aloo methi

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aloo methi Reading Mangoes and Curry Leaves by Jeffery Alford and Naomi Duguid is doing wonderful things for our table!! Not to mention getting reinforcement from Barbara Fisher (Tigers and Strawberries), who recently posted about making aloo methi (potatoes and fenugreek leaves).

We had just recently used methi in one of my favourite dishes: dhansak. T was not as thrilled about the dhansak as I was but he did say he loved methi. So when I mentioned that Barbara had made aloo methi, his eyes lit up and he said he’d make it for me.

methi closeup (tph feb2006)Methi is quite pretty – small oval shaped darkish green leaves. Alas, we didn’t take a photo of the methi before we cooked it. edit 28 February 2006 09:46 EST: While in the process of putting together a post about dhansak, I saw that T took a photo of methi. Barbara did as well and you can see what fenugreek leaves look like on her post about aloo methi. You can also see her recipe for aloo methi there.

But I suspect that there are probably as many recipes for aloo methi as there are kitchens that prepare it. Here is what T did:

Alu Methi (Potato and Fenugreek Leaves) Curry


  • ¼ c vegetable oil (canola, safflower, sunflower,…)
  • ¼ tsp cumin seeds
  • ¼ tsp brown mustard seeds
  • ¼ tsp turmeric powder
  • pinch of fenugreek powder (powdered fenugreek seeds)
  • 1 medium onion
  • ½ inch fresh ginger, peeled
  • 2 garlic cloves
  • 2 medium potatoes
  • 1 bunch fresh methi
  • salt and pepper, to taste


  1. Clean methi well and discard the thick tough stems.
  2. Coarsely chop onion, ginger and garlic.
  3. In a separate pile, coarsely chop fresh methi.
  4. Slice the potatoes to about ¼ inch thick.
  5. Place wok on medium high and heat the oil until just about smoking.
  6. Add the cumin and mustard seeds and wait 5 or 10 seconds until they begin to pop.
  7. Add turmeric and fenugreek powders followed immediately by the onion, ginger and garlic. Fry for a few minutes until the edges begin to color.
  8. Add the potatoes and stirring occasionally, cook covered until they are almost done.
  9. Add the fresh methi and cook uncovered, stirring from time to time, until tender.

Serve with steamed rice or Indian bread.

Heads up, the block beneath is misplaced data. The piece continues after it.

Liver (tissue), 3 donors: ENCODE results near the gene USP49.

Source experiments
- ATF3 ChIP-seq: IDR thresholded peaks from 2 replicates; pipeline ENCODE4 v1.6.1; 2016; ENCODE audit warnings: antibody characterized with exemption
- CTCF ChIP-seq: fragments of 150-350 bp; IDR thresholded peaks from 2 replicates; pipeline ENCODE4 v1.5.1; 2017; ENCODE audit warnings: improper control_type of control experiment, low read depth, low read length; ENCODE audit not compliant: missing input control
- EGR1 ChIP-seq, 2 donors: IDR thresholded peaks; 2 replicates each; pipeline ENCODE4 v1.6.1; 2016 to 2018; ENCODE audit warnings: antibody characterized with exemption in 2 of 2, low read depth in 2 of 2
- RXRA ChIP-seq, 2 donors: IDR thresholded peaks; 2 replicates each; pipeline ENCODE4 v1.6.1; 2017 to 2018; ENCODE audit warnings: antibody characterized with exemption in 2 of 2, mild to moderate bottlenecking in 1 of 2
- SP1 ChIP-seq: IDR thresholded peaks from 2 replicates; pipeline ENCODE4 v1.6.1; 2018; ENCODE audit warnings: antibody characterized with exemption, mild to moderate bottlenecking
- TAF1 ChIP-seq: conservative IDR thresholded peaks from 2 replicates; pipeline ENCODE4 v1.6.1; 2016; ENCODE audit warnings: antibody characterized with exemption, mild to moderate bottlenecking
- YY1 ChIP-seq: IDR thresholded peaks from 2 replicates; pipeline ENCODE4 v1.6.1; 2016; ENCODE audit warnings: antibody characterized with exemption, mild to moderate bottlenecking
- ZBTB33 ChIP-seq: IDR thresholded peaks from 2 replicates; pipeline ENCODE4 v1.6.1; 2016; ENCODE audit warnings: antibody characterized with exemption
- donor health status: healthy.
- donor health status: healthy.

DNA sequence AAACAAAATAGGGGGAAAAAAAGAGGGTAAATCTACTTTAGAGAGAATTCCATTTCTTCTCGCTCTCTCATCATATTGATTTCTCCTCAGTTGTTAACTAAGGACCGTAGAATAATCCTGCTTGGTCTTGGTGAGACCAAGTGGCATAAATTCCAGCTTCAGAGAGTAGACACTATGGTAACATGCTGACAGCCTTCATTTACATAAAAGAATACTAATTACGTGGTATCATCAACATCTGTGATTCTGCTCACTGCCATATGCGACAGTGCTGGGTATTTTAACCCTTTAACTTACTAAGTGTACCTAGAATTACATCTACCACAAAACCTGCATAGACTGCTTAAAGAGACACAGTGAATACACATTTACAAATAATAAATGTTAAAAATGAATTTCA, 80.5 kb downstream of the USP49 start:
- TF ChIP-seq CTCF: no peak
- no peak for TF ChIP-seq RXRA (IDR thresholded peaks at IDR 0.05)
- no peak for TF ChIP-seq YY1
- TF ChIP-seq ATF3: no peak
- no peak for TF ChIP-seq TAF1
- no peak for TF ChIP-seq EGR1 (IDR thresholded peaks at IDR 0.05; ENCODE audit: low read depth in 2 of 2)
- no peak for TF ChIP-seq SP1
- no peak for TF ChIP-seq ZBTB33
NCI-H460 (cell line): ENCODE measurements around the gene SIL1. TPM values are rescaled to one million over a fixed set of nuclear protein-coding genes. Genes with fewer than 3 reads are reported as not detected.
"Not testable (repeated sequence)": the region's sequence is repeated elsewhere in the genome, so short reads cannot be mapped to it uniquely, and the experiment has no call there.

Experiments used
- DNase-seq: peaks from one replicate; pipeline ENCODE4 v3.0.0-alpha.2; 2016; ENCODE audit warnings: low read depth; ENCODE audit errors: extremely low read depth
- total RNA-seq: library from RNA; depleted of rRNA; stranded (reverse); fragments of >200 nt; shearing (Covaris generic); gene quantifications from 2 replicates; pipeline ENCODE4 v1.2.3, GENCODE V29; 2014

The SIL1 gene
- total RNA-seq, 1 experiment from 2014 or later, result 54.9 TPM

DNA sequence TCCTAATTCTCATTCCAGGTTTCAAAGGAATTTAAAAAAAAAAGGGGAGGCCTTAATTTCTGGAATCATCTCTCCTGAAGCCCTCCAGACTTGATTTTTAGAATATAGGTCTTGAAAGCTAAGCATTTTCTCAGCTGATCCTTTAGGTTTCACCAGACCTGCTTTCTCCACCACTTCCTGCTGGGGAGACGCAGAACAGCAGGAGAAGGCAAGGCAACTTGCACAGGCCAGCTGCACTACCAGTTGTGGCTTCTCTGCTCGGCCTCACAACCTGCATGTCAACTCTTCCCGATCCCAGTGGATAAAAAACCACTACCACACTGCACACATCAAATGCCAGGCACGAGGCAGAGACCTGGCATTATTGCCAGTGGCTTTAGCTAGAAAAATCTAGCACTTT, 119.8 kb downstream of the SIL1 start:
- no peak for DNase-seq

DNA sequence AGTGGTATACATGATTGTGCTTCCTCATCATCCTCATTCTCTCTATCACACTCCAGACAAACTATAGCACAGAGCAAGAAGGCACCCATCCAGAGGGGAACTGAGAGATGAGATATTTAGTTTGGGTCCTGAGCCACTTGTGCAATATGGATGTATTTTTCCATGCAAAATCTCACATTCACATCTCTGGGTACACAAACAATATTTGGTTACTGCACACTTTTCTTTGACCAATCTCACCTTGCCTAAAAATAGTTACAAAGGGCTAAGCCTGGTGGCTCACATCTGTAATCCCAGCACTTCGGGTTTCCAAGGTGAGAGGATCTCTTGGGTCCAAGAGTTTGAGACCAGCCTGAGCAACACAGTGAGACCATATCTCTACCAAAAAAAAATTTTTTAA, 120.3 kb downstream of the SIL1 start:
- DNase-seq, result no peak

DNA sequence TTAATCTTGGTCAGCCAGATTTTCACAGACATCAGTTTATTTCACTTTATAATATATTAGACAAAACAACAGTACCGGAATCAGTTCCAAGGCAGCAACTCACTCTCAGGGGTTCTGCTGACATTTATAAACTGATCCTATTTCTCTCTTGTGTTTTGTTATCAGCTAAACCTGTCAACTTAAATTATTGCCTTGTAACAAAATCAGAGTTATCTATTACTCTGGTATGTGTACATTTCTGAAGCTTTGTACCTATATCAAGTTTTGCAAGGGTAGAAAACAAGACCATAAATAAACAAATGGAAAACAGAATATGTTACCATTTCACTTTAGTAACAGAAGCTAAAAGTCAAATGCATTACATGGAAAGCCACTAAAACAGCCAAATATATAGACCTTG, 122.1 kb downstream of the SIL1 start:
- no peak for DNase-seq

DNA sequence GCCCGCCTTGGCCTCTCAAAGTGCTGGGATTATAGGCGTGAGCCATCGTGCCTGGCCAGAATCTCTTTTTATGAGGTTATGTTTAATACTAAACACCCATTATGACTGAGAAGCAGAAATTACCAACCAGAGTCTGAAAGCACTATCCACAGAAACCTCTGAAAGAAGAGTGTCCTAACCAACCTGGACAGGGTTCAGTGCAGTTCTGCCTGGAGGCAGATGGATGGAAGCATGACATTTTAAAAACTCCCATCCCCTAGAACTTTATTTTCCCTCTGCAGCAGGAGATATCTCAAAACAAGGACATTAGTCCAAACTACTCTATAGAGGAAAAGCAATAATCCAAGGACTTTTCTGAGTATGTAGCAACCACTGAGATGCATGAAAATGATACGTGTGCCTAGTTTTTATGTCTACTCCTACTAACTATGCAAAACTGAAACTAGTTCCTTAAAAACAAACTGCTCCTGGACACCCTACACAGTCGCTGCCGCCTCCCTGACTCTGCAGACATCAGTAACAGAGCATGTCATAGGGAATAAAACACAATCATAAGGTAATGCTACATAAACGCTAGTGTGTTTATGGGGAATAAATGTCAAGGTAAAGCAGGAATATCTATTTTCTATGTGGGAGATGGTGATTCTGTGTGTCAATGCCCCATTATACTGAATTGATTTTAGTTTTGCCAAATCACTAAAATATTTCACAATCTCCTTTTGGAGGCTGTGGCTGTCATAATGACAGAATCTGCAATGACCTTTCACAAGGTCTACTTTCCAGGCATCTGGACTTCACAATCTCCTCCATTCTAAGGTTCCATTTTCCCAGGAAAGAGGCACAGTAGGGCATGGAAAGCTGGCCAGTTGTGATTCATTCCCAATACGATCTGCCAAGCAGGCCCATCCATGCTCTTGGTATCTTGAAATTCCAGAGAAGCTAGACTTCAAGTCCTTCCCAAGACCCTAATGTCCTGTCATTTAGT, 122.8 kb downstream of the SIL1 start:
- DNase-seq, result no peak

We had our aloo methi with steamed rice and a spectacular Bengali style fish curry, which I will post about soon. But in the meantime, go quickly (do not pass go; do not collect $200) to your Indian market and buy a bunch of methi so you too can have aloo methi. It’s fabulous.

If you looked at Barbara’s recipe, you’ll have seen that she adds kasoori methi (dried fenugreek leaves) to her aloo methi. I looked for it at our local smallish Indian grocery store but didn’t see it on the shelves. T says he doesn’t recall ever having it but that’s not to say he hasn’t… next time we’re in Indiatown, we’ll look there. Or I suppose we could get more fresh methi and hang it upside-down to dry it ourselves. There is something compelling about the different flavours that occur when herbs are fresh or dried. (When we do get more methi, remind me to take a picture!)


edit 27 February 2006 09:36 EST: Yesterday, when we were buying sooji (semolina) at an Indian grocery store, I saw a small box of kasoori methi – the same brand as Barbara uses. But I’m afraid, I didn’t buy it… but next time we make aloo methi, I’ll certainly consider getting some to try it.
Incidentally, we were buying the sooji to use in place of semolina flour when we make fresh pasta. As far as we can tell, it’s the same thing. The only difference is the price. For some bizarre reason, “sooji” from the Indian grocery store is far less expensive than “semolina flour” from an Italian grocery store.


This entry was posted in cookbooks, etc., food & drink, posts with recipes, side, spicy, vegetables on by .

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